Scholars in religious studies tend to be much more aware of global diversity and to research the lived experiences of communities that are far removed from the undergraduate populations of Western universities that psychologists often rely on for their work. Ethnographic approaches can yield incredibly rich data, and years studying particular communities can lead to a depth of expertise and understanding that psychologists cannot easily gain. The recent moves in religious studies towards appreciating lived religion, and of critically examining what religion even is, are ones that the psychology of religion also needs to take – but it is an area where it currently lags behind.

As a researcher who keeps a foot in each camp, I can appreciate both the strengths and weaknesses of each discipline’s approaches. I am also acutely aware that it is unrealistic to expect individual scholars to be experts in both fields – let alone in cognate disciplines like the anthropology and sociology of religion too. The solution, I believe, is to encourage far greater interdisciplinary collaboration between the fields. ‘Interdisciplinarity’ and ‘Impact’ are currently buzzwords in academia but they are both crucial concepts for the academic study of religion. Religion and beliefs cut across so many facets of life and can have profound consequences on the world – so understanding what people are doing and why is critical.

Combing the greater religious literacy, and more globally sensitive perspectives, of religious studies scholars with the expertise and methodologies of psychologists, and other social scientists, about human beliefs and behaviours has the potential to significantly enhance human understanding. Such collaborations can sharpen research tools and increase the validity of findings. Interdisciplinary teams, combining social scientists and humanities scholars, can approach problems from multiple perspectives and untangle webs of complexity that each would struggle to do alone. Working together, interdisciplinary teams can both explore concrete problems with real implications and enrich their parent disciplines.

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    Justin E. Lane says:

    Thanks for this response! I really liked it.
    One thing that may also be interesting to note however, is the trend that started from within religious studies that has gone on to form the International Association for the Cognitive Science of Religion. While cognitive science is (much like psychology, and more like religion) extremely broad and inherently interdisciplinary, a subset of cognitive science focuses specifically on cognitive psychology. Religious scholars such as E. Thomas Lawson and anthropologists of religion such as Pascal Boyer started to frame their interpretations using insights from cognitive psychology early on. After some time they realised that their insights could be empirically tested. This led to a large group of scholars, networked through AAR and NAASR to form the IACSR to focus on this new cognitive science of religion. From there psychologists (such as Justin Barrett) joined their ranks and since then, the cognitive science of religion (CSR) has been established as a subfield that has a presence both in psychology and in religious studies. While it is not as large as the psychology of religion, the trends in psychology are moving quickly toward cognitive understandings of the mind. This cognitive framework is rooted in CSR in evolutionary psychology and has consistently argued against the sampling bias in psychology (which I’m VERY happy you brought up!). So it’s research centres (largely in Anthro. depts), have focused on cross cultural comparative work for most of their history.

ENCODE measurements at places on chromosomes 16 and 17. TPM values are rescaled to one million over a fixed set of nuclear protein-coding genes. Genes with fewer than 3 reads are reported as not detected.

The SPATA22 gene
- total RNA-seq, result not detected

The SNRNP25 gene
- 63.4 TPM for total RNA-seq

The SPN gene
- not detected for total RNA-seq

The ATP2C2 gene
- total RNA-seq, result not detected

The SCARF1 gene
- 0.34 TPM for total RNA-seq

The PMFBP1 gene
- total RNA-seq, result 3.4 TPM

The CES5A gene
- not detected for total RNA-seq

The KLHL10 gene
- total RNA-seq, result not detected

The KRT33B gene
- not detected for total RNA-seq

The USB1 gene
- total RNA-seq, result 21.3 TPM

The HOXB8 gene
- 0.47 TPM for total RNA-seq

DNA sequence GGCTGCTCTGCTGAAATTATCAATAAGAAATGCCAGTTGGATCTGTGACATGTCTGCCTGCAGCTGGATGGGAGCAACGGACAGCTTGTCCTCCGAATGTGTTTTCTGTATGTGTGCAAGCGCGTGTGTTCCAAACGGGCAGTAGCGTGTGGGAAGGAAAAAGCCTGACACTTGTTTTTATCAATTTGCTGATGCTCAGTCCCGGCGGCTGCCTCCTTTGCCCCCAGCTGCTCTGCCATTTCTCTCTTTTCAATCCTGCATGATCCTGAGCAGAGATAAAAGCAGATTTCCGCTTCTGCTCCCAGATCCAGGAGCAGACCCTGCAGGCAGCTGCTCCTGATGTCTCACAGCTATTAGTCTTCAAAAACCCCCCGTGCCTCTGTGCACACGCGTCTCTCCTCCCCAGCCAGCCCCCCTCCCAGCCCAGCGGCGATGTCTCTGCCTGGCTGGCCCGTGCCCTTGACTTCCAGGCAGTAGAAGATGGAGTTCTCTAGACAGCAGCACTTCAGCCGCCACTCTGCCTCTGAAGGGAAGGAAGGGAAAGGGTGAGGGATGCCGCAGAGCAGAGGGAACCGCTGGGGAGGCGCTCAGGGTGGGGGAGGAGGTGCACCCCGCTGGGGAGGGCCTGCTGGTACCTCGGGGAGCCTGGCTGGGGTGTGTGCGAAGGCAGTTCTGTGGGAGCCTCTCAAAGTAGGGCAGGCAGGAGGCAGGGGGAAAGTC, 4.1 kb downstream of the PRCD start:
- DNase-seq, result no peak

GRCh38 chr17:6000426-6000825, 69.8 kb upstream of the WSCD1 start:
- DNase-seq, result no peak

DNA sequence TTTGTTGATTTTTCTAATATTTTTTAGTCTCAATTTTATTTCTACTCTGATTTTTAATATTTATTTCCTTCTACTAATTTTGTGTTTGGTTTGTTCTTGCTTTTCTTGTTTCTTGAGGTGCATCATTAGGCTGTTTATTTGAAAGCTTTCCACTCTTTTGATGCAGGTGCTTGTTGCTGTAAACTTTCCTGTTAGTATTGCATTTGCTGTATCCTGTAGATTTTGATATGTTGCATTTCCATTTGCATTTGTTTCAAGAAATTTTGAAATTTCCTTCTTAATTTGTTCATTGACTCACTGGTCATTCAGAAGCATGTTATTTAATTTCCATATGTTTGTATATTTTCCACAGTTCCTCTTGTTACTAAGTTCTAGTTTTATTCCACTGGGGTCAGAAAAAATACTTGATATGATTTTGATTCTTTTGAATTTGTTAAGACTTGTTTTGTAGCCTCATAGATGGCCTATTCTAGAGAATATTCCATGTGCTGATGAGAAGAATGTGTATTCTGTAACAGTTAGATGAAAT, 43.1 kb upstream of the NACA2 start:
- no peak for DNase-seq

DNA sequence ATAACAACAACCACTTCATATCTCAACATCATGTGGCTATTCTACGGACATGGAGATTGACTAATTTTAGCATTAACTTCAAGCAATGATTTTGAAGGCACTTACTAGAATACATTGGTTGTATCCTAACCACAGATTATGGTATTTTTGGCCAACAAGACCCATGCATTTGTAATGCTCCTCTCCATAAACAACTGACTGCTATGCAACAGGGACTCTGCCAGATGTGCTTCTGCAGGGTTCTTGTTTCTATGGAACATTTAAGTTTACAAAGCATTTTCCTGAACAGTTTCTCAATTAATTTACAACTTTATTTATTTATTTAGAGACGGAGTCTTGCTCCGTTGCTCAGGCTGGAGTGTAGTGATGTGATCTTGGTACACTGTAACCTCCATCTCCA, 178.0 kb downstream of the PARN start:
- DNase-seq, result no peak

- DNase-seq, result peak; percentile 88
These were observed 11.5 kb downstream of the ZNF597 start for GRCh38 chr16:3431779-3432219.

My question for you has to do with converging trends in psychology. As psychology becomes more “cognitive” in orientation, do you see the psychology of religion following suit, or are the boundaries between interpretation and explanation still set so as to allow for religious studies to retain non-cognitive theories from the field of psychology after they’re largely abandoned by psychologists?

    An interesting new text in the field: